Campbell Man's Backyard Homage To Long-Lost Amusement Park, Built Over 20 Years, To Soon Close - NBC Bay Area
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Campbell Man's Backyard Homage To Long-Lost Amusement Park, Built Over 20 Years, To Soon Close

Campbell Man's Homage To Long-Lost Amusement Park, Built Over 20 Years In His Backyard, To Close Soon

There are many people who visited San Jose's Frontier Village more times than Shaughnessy McGehee, but few who loved it more. (Published Wednesday, Sept. 23, 2015)

There are many who loved Frontier Village.

There are few, if any, who have taken that love as far as Shaughnessy McGehee has.

Over the course of 20 years, McGehee has built an homage to Frontier Village, the San Jose amusement park that existed from 1961 until 1980, right in his Campbell backyard.

McGehee, a skilled carpenter, has built close to a dozen structures that echo the western-themed park and added many original pieces of the park he has picked up over the years.

“It was just a simpler time and it… just gives me that loved, simpler-time feeling,” McGehee said.

It was a feeling McGhehee loved to share with the public. He would not only open his backyard up for gatherings of fans of the old park, but often for people who would just wander in off the street.

But just as Frontier Village didn't last forever, neither will McGehee's version of it. After the death of his mother and a pending layoff from work, McGehee and his wife have decided to sell their home and move to Oregon. He will not take his creation with him, though, believing it belongs in the South Bay, close to the people who most fondly remember Frontier Village.

McGehee said it was a hard decision to make.

“It’s finally setting in… I feel like the whole park is closing again,” McGehee said.

McGehee's love affair with the amusement park began around the age of five. McGehee says he remembers being chased by his aunt after immediately taking off running towards the schoolhouse when they walked through the gates of the park. From then on, Frontier Village has always held a special place in his heart.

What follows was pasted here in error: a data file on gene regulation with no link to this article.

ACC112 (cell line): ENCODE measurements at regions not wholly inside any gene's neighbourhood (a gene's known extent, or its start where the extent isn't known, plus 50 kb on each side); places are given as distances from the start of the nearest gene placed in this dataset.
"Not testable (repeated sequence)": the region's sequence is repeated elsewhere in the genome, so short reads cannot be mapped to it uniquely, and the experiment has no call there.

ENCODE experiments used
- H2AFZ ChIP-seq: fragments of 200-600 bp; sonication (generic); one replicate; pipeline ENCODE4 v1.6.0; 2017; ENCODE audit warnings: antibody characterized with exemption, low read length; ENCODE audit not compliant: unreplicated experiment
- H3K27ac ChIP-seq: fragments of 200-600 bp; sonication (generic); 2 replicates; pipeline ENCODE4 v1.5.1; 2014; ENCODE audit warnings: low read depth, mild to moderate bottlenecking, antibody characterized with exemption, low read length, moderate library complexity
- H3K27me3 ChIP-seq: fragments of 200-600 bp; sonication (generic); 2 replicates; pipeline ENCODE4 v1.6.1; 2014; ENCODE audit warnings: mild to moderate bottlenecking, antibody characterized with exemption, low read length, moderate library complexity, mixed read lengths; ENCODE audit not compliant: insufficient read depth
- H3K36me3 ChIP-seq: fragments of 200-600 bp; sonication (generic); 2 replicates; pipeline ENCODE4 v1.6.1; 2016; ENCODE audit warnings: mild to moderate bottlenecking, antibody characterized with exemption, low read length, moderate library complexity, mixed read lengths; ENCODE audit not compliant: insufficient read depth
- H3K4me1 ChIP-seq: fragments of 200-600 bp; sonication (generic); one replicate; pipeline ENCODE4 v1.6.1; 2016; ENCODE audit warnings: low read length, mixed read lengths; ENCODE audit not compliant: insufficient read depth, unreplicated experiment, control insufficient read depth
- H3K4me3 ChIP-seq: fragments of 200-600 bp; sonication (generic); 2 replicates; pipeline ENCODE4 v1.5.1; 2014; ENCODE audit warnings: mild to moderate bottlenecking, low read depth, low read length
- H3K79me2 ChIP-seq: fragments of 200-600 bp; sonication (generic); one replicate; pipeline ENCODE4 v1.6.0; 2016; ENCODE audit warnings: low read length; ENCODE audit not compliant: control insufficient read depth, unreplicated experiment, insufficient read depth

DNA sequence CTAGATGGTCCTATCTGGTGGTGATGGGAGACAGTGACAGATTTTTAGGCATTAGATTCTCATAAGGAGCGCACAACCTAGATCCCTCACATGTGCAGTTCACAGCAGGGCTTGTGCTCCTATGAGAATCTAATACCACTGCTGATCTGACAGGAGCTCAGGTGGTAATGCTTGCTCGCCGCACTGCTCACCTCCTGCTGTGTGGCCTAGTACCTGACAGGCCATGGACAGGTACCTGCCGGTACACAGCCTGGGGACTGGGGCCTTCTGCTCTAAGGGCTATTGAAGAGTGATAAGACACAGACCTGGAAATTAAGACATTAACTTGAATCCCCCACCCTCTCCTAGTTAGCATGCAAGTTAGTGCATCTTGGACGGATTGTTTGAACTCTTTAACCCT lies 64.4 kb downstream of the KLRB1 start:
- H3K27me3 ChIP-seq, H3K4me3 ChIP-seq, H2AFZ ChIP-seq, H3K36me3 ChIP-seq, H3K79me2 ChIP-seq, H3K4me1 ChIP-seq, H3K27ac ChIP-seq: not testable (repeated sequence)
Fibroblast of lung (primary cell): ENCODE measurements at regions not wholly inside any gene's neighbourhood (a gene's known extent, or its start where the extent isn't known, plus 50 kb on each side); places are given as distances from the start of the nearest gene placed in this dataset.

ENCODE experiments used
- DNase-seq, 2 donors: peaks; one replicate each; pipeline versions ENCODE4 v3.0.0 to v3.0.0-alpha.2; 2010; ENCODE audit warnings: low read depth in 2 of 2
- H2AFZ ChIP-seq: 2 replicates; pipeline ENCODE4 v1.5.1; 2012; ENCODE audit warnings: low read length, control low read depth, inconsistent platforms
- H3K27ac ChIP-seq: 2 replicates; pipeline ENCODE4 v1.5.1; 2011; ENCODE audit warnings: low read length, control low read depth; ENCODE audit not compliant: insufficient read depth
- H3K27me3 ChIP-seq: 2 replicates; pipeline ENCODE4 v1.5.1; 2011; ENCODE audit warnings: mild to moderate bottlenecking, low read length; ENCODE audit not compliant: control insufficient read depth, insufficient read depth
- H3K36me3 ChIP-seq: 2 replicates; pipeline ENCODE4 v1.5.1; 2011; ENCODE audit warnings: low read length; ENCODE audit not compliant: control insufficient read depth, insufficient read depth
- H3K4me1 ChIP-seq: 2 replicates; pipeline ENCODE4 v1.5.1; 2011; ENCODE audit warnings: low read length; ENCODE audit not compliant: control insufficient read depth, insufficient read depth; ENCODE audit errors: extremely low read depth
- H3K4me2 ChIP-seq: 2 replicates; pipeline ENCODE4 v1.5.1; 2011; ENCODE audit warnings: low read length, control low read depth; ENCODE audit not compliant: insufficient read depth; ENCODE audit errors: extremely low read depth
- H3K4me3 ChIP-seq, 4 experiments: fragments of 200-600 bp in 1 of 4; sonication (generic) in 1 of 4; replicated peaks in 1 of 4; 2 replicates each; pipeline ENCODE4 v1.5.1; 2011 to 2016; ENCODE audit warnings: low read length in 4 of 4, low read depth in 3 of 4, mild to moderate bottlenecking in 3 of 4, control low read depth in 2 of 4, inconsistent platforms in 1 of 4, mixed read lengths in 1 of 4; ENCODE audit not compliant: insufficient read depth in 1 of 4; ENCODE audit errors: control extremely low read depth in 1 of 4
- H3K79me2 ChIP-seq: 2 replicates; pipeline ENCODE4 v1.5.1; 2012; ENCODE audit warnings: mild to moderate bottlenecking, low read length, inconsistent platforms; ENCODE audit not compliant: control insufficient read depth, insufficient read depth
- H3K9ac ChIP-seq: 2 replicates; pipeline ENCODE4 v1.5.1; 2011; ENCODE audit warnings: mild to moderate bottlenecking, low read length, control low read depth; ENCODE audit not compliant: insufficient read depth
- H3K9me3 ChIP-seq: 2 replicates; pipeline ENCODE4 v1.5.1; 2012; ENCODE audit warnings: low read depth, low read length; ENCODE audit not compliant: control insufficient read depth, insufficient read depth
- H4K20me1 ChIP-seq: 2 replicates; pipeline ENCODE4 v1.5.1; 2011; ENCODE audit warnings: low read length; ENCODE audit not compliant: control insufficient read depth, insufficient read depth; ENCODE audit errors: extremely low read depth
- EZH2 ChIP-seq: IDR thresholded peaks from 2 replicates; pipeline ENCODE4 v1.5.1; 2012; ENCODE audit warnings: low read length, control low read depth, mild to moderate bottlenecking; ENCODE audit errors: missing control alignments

“That was my first experience with it and I fell in love with it… It was just an enchanted time, an enchanted place.”

McGehee said his favorite attraction was the antique car ride. He now owns five of the eight miniature cars that were part of the ride.

Though he says he probably went only eight or nine times, when he heard the news that the park was closing in 1980 and its contents auctioned off, he was devastated. 

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He never purchased anything at the original auction, and it wasn’t until six years later that a trip to neighborhood took him past the closed park rekindled his interest in it. Another nine years went by, and in 1995, McGehee started to build and recreate what he could remember from the theme park.

Over the years since, Shaughnessy has continued to add and improve various elements of his version of Frontier Village. A personal passion of his, he says that this two decade project has made not only him happy, but brought joy to many others who come through it.

“The biggest thing is I wanted to share it with people… It’s my backyard, but I just kinda of feel like a caretaker,” McGehee said.

It will now be up to others to be the caretakers, though.

Many of the original artifacts he owned from Frontier Village will be part of an upcoming exhibit at New Museum Los Gatos. After the exhibit closes, those pieces will go to other, private collections of Frontier Village memorabilia in the South Bay.

McGehee said he has also had interest from nearby amusement parks about acquiring the western-themed structures he has built. 

  

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